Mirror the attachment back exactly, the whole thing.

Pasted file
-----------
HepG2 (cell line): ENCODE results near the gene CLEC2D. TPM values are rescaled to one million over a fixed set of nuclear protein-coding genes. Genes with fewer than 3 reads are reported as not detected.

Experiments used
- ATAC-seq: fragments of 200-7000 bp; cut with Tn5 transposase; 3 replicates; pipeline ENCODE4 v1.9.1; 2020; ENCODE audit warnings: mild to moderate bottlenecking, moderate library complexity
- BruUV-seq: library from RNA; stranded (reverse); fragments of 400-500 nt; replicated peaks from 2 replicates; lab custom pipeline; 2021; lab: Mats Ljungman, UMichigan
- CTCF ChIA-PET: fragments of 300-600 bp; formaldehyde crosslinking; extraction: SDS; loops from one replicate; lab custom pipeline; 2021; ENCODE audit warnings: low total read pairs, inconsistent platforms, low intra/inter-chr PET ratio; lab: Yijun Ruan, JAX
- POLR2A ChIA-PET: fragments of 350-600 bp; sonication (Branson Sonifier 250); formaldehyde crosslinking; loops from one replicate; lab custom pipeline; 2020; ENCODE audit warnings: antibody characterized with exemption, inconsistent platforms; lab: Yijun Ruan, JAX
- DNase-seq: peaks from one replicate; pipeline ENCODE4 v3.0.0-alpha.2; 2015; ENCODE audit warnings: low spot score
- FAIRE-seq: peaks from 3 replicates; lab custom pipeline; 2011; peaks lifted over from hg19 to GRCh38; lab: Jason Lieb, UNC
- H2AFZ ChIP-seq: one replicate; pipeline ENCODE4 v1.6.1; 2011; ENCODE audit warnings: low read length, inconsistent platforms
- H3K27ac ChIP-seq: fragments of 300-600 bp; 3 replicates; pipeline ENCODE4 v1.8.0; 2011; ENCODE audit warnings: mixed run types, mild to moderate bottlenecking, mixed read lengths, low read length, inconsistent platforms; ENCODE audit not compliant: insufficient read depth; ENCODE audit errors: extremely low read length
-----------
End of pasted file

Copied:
HepG2 (cell line): ENCODE results near the gene CLEC2D. TPM values are rescaled to one million over a fixed set of nuclear protein-coding genes. Genes with fewer than 3 reads are reported as not detected.

Experiments used
- ATAC-seq: fragments of 200-7000 bp; cut with Tn5 transposase; 3 replicates; pipeline ENCODE4 v1.9.1; 2020; ENCODE audit warnings: mild to moderate bottlenecking, moderate library complexity
- BruUV-seq: library from RNA; stranded (reverse); fragments of 400-500 nt; replicated peaks from 2 replicates; lab custom pipeline; 2021; lab: Mats Ljungman, UMichigan
- CTCF ChIA-PET: fragments of 300-600 bp; formaldehyde crosslinking; extraction: SDS; loops from one replicate; lab custom pipeline; 2021; ENCODE audit warnings: low total read pairs, inconsistent platforms, low intra/inter-chr PET ratio; lab: Yijun Ruan, JAX
- POLR2A ChIA-PET: fragments of 350-600 bp; sonication (Branson Sonifier 250); formaldehyde crosslinking; loops from one replicate; lab custom pipeline; 2020; ENCODE audit warnings: antibody characterized with exemption, inconsistent platforms; lab: Yijun Ruan, JAX
- DNase-seq: peaks from one replicate; pipeline ENCODE4 v3.0.0-alpha.2; 2015; ENCODE audit warnings: low spot score
- FAIRE-seq: peaks from 3 replicates; lab custom pipeline; 2011; peaks lifted over from hg19 to GRCh38; lab: Jason Lieb, UNC
- H2AFZ ChIP-seq: one replicate; pipeline ENCODE4 v1.6.1; 2011; ENCODE audit warnings: low read length, inconsistent platforms
- H3K27ac ChIP-seq: fragments of 300-600 bp; 3 replicates; pipeline ENCODE4 v1.8.0; 2011; ENCODE audit warnings: mixed run types, mild to moderate bottlenecking, mixed read lengths, low read length, inconsistent platforms; ENCODE audit not compliant: insufficient read depth; ENCODE audit errors: extremely low read length